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Reporting Services - report and group variables
Part three of a three-part series of blogs
If you're not sure when - or whether - you should be using report or group variables in SSRS, read this blog to find out how to speed up your reports and solve other problems.
The main reason to use group variables in Reporting Services is to speed up processing. This is best illustrated by an example.
Translation note: a "film" is just a movie shown in the UK!
Suppose that you want to create the following report (which you can download here):
For each director you can see the films they've made, together with statistics on how many Oscar nominations each film they made received.
Consider the textbox shown in pink above. The expression for this could look as follows:
That is: if the total number of Oscar nominations for this director is zero, just display zero; otherwise, divide the number of nominations for this film by the total number of nominations for the director.
The above expression would work perfectly, but would mean that the group total number of nominations was calculated twice for every film. There must be a quicker way!
The answer is to create (for this report) two variables:
What it will contain
The sum of nominations for all films in the report
The sum of nominations for each director
The expression for the report variable will be as follows:
You can create this variable as shown in the previous part of this blog. This will sum the number of nominations across the entire dataset (here called dsFilms).
For how to create the group variable - read on!
To create a group variable, first display the properties of the DirectorName group:
There are many ways to do this: one way is to right-click on the group in the grouping pane and choose to show its properties.
Now add a group variable as you did for the report variable earlier:
The expression is: =Sum(Fields!FilmOscarNominations.Value)
Because this is a group variable, it will automatically calculate the total of Oscar nominations for that group (so the scope doesn't need specifying further).
Let's consider first what expressions we want to create. The report design contains 4 numbered textboxes below:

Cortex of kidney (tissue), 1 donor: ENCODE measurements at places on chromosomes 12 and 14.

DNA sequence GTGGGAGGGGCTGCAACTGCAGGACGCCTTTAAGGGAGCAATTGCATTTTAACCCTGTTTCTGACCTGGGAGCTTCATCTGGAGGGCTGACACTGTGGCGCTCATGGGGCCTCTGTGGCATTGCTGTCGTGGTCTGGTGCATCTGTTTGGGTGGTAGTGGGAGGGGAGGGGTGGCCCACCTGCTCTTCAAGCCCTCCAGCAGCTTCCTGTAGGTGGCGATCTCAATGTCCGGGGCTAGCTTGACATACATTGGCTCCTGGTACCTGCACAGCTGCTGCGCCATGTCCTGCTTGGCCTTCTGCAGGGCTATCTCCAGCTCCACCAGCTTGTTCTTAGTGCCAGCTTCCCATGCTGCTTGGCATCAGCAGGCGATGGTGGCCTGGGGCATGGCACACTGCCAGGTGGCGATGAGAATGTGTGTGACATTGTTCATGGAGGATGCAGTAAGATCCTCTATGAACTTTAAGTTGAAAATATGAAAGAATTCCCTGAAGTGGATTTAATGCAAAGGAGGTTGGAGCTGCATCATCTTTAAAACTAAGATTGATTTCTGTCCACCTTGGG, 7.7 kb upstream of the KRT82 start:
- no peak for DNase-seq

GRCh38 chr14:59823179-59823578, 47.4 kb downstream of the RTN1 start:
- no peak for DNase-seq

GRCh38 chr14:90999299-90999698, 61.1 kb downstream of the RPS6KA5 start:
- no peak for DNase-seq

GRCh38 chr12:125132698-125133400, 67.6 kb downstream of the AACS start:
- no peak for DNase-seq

The expressons for each of the 4 textboxes shown here are given below.
Here is what these expressions should look like:
What the expression should do
If there aren't any nominations for this director, display zero; otherwise, divide this filmâ€™s nominations by the total nominations for this director and display this as a percentage.
=iif(Variables!GroupTotal.Value=0,0, Fields!FilmOscarNominations.Value / Variables!GroupTotal.Value)
Divide this film's nominations by the total nominations for the entire report.
If there aren't any nominations for this director, display 0; otherwise, the nomination proportions must sum to 100%.
Divide the total nominations for this director by the total nominations for the entire report.
Referencing group variables takes a lot of nerve (particularly in SSRS 2012, which seems to have introduced a small bug). The first thing to note is that the Variables category won't help you:
The Variables category only lists report variables, not group ones.
Consequently, we're going to have to type the expression in ourselves. Let's start:
When you reference the collection of Variables, you still can't see the group ones.
You can now type in the name of your group variable:
We called our group variable GroupTotal.
When you type in a . to pick up on the Value property of this variable, SSRS sometimes changes its name back to the first report variable:
How annoying is this?
This irritating "feature" seems to exist only in SQL Server Data Tools in Reporting Services 2012 (2008 R2 doesn't seem to have the bug).
The thing to do if you get the autocorrection above is to complete the expression, then go back in and edit the variable name:
Select the wrong name ...
... and correct it.
Finally, you have a reference to the group variable (although even now SSRS shows it as an error):
Ignore the red underlining - this is a valid expression!
You can now continue to create all of the expressions shown for boxes 1-4 above, and for your efforts get a much more efficient report.
As mentioned earlier in this blog, we run a two-day advanced SSRS course covering variables (and much more besides), as well as a three-day fast-track SSRS course. We will consider running these as online training if you have a group of people from the same company. You can see all of our SSRS courses here.
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